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Dementia

As we get older, we all begin to lose some of our mental abilities, like thinking and remembering. This is a normal process of ageing.

However sometimes this is more severe, and your doctor may decide it is dementia. If you are struggling to cope with Dementia, there is a lot of help and support available.

About dementia

If you're becoming increasingly forgetful, particularly if you're over the age of 65, it may be a good idea to talk to your GP about the early signs of dementia.

As you get older, you may find that memory loss becomes a problem. It's normal for your memory to be affected by age, stress, tiredness, or certain illnesses and medications. This can be annoying if it happens occasionally, but if it's affecting your daily life or is worrying you or someone you know, you should seek help from your GP.

The NHS has lots of information about dementia, and care and support

Benefits of early dementia diagnosis

Dementia is one of the health conditions that people are most frightened of. 

You may find it hard to accept that memory problems are affecting your life. If you're concerned about memory or other problems associated with dementia, it's normal to be reluctant to seek help and face such a diagnosis. However, there are potential benefits to getting medical advice.

Being diagnosed early can help you get the right treatments and find the best sources of support, as well as making decisions about the future. Find out about symptoms of dementia.

Worried about someone who may have dementia

If someone you know is becoming increasingly forgetful, you should encourage them to see their GP to talk about the early signs of dementia

Dementia is a group of related symptoms that indicate problems with the brain. One of the most common symptoms of dementia is memory loss.

There are other reasons someone might be experiencing memory loss. However, if dementia is detected early, in some cases its progress can be slowed, and the person affected may maintain their mental function.

Caring for someone with dementia

If you have dementia, or you are looking after someone who has dementia, you are likely to face many practical issues in your daily life.

People with dementia can feel vulnerable as their condition progresses and they increasingly rely on other people to do things for them. It is important that people who have dementia feel reassured and supported, while retaining some level of independence.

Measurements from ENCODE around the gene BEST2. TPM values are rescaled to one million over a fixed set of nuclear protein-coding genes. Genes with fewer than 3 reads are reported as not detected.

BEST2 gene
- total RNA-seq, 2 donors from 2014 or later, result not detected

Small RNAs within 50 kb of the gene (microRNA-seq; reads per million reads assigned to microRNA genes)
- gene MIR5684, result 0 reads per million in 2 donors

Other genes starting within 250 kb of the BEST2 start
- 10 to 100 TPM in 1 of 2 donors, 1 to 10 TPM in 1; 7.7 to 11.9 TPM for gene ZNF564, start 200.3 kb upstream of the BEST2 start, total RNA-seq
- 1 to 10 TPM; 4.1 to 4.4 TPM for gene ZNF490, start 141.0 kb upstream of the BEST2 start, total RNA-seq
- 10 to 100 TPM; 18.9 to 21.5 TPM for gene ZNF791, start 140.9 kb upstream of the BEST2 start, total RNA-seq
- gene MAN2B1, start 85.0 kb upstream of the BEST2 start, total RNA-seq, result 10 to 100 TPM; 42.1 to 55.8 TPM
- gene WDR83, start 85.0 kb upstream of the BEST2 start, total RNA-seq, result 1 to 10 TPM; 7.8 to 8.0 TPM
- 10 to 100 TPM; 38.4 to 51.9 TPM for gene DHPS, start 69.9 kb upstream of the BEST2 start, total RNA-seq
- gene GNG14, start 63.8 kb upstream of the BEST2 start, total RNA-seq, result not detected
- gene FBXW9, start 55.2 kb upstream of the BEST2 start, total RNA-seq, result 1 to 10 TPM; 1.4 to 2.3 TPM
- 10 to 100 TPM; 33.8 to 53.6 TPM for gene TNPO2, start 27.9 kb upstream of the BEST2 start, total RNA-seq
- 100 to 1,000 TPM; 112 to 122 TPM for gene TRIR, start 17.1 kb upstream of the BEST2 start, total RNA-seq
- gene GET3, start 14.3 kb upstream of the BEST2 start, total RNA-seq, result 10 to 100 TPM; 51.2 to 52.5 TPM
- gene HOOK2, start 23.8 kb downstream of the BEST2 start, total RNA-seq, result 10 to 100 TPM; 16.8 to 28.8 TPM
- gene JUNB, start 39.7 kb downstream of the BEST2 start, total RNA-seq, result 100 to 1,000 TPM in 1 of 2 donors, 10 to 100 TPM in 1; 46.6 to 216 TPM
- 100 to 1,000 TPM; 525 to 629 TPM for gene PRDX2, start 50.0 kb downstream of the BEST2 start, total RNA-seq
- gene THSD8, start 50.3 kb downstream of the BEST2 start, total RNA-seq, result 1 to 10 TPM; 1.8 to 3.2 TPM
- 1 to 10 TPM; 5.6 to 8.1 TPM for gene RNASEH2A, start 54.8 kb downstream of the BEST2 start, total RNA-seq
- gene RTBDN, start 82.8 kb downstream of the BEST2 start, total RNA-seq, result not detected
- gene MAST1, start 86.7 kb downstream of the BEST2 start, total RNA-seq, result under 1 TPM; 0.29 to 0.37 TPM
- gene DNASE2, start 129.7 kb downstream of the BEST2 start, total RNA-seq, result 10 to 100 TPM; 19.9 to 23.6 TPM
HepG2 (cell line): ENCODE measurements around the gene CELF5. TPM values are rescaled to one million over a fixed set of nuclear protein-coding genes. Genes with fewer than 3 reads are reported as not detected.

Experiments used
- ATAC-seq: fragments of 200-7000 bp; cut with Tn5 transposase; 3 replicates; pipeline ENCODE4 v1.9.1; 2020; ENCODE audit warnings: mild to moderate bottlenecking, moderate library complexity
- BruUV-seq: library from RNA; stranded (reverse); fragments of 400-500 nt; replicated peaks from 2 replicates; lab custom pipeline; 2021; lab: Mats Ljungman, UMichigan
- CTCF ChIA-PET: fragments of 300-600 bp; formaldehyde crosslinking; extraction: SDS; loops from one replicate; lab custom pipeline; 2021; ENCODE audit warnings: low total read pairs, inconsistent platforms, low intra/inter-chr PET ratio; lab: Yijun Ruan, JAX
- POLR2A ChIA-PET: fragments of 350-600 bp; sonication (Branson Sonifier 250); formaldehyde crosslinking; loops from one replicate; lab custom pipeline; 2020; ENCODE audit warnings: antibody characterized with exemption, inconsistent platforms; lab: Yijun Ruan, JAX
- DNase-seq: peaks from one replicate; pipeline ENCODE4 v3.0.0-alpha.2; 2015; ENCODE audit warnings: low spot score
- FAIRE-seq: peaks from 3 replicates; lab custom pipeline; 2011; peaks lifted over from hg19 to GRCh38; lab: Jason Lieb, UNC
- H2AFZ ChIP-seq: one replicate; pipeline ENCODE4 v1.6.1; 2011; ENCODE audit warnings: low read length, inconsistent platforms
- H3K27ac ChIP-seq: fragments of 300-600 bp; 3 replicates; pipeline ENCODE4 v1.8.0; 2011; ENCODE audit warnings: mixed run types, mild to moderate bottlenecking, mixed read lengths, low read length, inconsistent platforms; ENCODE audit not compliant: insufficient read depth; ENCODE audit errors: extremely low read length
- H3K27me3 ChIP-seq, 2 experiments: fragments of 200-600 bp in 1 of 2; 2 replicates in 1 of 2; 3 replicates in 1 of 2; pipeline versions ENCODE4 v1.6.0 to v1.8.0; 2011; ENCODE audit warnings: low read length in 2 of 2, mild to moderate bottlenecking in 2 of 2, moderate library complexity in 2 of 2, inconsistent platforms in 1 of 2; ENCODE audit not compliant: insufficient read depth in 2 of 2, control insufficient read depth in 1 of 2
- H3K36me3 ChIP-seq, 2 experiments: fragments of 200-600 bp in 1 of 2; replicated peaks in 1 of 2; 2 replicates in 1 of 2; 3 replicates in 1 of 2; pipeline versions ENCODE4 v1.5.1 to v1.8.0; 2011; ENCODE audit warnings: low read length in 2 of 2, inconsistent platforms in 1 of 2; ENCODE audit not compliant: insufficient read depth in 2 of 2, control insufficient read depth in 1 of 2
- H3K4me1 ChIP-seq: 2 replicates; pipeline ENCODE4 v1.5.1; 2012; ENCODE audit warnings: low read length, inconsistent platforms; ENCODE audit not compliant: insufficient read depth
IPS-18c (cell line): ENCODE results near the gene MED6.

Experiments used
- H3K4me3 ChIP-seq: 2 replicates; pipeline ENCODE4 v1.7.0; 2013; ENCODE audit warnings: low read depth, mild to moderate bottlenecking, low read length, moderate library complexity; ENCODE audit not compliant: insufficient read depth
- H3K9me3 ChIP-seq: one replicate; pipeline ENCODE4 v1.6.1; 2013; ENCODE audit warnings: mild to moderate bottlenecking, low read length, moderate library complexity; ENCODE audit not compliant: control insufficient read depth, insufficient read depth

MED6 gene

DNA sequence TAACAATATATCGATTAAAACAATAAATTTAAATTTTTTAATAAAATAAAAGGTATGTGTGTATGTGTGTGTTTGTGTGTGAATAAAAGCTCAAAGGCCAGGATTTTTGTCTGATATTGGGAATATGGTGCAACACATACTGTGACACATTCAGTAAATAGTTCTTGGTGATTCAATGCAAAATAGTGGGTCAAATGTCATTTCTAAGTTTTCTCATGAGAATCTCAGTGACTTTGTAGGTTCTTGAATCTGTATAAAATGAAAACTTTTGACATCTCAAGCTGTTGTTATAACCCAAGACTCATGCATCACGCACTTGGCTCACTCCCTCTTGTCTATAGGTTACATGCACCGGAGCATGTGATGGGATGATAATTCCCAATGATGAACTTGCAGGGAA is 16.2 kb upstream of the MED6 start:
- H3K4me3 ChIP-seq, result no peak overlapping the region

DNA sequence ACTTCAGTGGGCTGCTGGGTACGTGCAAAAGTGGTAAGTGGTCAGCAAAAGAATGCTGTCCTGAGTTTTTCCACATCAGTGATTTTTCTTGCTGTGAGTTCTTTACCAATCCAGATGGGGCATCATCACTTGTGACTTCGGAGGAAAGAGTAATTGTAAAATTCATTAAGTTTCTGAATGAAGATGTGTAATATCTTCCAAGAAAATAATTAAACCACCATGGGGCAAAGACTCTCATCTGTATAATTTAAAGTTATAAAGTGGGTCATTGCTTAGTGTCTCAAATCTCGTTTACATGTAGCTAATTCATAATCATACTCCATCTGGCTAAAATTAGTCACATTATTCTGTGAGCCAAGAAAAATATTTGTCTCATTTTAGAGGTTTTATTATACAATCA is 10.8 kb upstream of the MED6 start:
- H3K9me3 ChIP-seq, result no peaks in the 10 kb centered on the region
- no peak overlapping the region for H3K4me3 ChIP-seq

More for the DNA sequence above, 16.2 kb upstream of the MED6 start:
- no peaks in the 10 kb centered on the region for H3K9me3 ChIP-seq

The Alzheimer’s Society have produced a factsheet, understanding and supporting a person with dementia.

Each person is unique, with their own life history, personality, likes and dislikes. It is very important to focus on what the person still does have, not on what they may have lost. It is also important to focus on what the person feels rather than what they remember.

However, dementia has many effects. Most people experience memory difficulties and problems with thinking.

If you care for a disabled child, or an adult or older person, Carers of Barking and Dagenham can offer you independent advice, support and practical help.

Legal affairs for someone with dementia

Symptoms of dementia will become worse over time. That's why it's important to get an early diagnosis for making plans for the future as soon as possible.

There may be a time in the future when your symptoms mean you are no longer able to give consent. You may wish to give a relative you trust the power to make decisions about you if you are unable to. This is known as power of attorney.

Consent to treatment

Symptoms of dementia will become worse over time. That's why it's important to get an early diagnosis for making plans for the future as soon as possible.

These plans should include ensuring your wishes are upheld should you not be able to make decisions for yourself - also called lacking or impaired "capacity".

Consent to treatment if your capacity is impaired by dementia

The Mental Capacity Act is designed to protect people who lack the mental capacity to make decisions for themselves.

Under the Act, a person is presumed to have capacity "unless all practical steps to help him (or her) to make a decision have been taken without success". 

Giving your consent means you must give express permission before any medical treatment can be carried out on you. Consent is needed for all treatments, whether it's a simple blood test or an organ donation.

The only time when treatment can go ahead without your permission is if you cannot make a decision on your own and the doctors responsible for your care believe that treatment is in your best interests. 

Dementia and end of life planning

People with dementia often live for many years after their diagnosis. The symptoms of dementia are likely to get worse over time, and it's wise to make plans well in advance of a person's condition deteriorating.

Everyone who has been diagnosed with dementia should have a care plan drawn up with healthcare professionals. End of life care should be a key part of this dementia care plan.

The NHS Choices end of Life planner has detailed information on planning for the end of life, including why it's important to plan ahead, what to expect, how to prepare for it, and taking care of someone's wellbeing in the meantime. End of life planning should also consider financial affairs and planning.